Iran Democracy Monitor No. 197

Related Categories: Democracy and Governance; Human Rights and Humanitarian Issues; International Economics and Trade; Islamic Extremism; Middle East; Iran; Central Asia

Last week's attack on two oil tankers - the Norwegian-flagged Front Altair and the Japanese-flagged Kokura Courageous - in the Strait of Hormuz has been conclusively tied to Iran. A video released by the U.S. military in the aftermath of the incident documents Iranian sailors removing what appears to be an unexploded mine from one of the tankers. In response to the provocation, the Trump administration is mulling "a full range of options," Secretary of State Mike Pompeo has said. These appear to include both economic and military responses; acting Secretary of Defense Patrick Shanahan announced that the U.S. is preparing to deploy 1,000 additional troops to the Middle East in order to counter Iranian activism and malign activities there. (CNN, June 14, 2019; CNN, June 16, 2019; Daily Caller, June 17, 2019)

Just over a year ago, Secretary of State Mike Pompeo outlined twelve preconditions for normalized relations with Iran at a speech before the Heritage Foundation in Washington, DC. Now, however, the Trump administration appears to be adopting a more flexible view regarding possible negotiations with the Islamic Republic. On June 2nd, Pompeo himself confirmed something that President Trump has said for some time: that the United States is prepared to sit down for diplomatic talks with Iran’s leadership with "no preconditions." "We're prepared to engage in a conversation with no preconditions," Pompeo told reporters during a news conference in Switzerland.

This, however, does not mark a fundamental reversal of the Trump administration's campaign of "maximum pressure" against Tehran, which has ramped up in earnest in recent weeks. "We're ready to sit down with them," Pompeo has emphasized. "But the American effort to fundamentally reverse the malign activity of the Islamic Republic, this revolutionary force, is going to continue." (New York Times, June 2, 2019)

In its first half-year in office, the Trump administration flirted with the idea that it might be possible to convince the government of Russian President Vladimir Putin to support American efforts to pressure Tehran. That effort was derailed by the close cooperation between Moscow and Tehran during the Syrian civil war, which saw both countries entrench themselves on Syrian soil in support of the regime of Bashar al-Assad. But the idea may be resurfacing once more. The White House appears to believe that - now that the Syrian civil war is effectively over - Moscow might be more inclined to help Washington curb Iran's malign activities than it was before. Administration officials, including National Security Advisor John Bolton, are reportedly planning to reopen the conversation during trilateral meetings in Israel later this month - using discussions over Syria as an opening to talk about the larger Russo-Iranian relationship. (The Moscow Times, June 5, 2019)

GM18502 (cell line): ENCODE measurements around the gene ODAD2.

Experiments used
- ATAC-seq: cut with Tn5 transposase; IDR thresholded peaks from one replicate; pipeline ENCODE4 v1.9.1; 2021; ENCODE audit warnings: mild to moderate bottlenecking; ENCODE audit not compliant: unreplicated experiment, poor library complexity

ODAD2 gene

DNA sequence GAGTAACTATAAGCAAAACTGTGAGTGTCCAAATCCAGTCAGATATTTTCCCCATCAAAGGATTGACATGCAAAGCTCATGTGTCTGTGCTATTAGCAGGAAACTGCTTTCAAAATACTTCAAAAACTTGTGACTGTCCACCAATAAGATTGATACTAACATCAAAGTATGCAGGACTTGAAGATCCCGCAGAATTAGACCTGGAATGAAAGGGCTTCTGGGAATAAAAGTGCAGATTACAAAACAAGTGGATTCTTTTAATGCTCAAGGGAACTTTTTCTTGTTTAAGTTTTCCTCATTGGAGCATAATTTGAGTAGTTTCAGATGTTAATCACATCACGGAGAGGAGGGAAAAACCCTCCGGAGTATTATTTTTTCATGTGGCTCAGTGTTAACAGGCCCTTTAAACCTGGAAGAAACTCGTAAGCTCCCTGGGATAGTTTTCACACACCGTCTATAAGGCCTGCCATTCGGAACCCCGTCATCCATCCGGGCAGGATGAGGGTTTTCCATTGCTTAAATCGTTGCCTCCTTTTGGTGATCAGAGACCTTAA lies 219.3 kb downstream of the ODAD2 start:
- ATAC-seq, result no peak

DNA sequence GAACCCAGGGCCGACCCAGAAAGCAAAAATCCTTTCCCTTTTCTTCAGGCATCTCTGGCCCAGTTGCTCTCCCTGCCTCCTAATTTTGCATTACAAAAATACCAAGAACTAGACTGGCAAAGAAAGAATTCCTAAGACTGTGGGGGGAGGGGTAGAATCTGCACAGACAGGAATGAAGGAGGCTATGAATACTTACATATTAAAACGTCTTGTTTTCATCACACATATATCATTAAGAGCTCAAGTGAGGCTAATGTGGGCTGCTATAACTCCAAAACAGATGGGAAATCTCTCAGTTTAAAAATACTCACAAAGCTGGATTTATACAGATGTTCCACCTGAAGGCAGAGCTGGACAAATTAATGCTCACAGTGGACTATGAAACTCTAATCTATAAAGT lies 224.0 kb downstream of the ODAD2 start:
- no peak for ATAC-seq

Are relations between Dushanbe and Tehran beginning to thaw? Tajikistan's foreign minister, Sirodjidin Muhridin, recently opted to skip the latest summit of the Organization of the Islamic Conference (OIC) in Jeddah, Saudi Arabia in favor of a state visit to Iran. The move is being read as a public diplomatic overture by Dushanbe, whose relations with the Islamic Republic have remained frosty since 2015. Back then, Iran's regime invited the head of the opposition Islamic Renaissance Party of Tajikistan to visit the country and participate in a religious conference there - an invitation that Tajik officials vociferously opposed, due to the country's prior designation of the IRPT as a terrorist group. The resulting consequences were profound, with bilateral trade dropping from $165 million in 2015 to $92 million in 2018.

Now, however, Tajikistan seems eager to turn the page. "We demand an increase in the volume of trade exchanges, especially the strengthening of investments and presence of Iran in the agricultural, energy, industry and tourism sectors of Tajikistan," Tajik Prime Minister Kokhir Rasulzoda has been cited as telling the outgoing Iranian envoy to Dushanbe recently. (Eurasianet, June 5, 2019)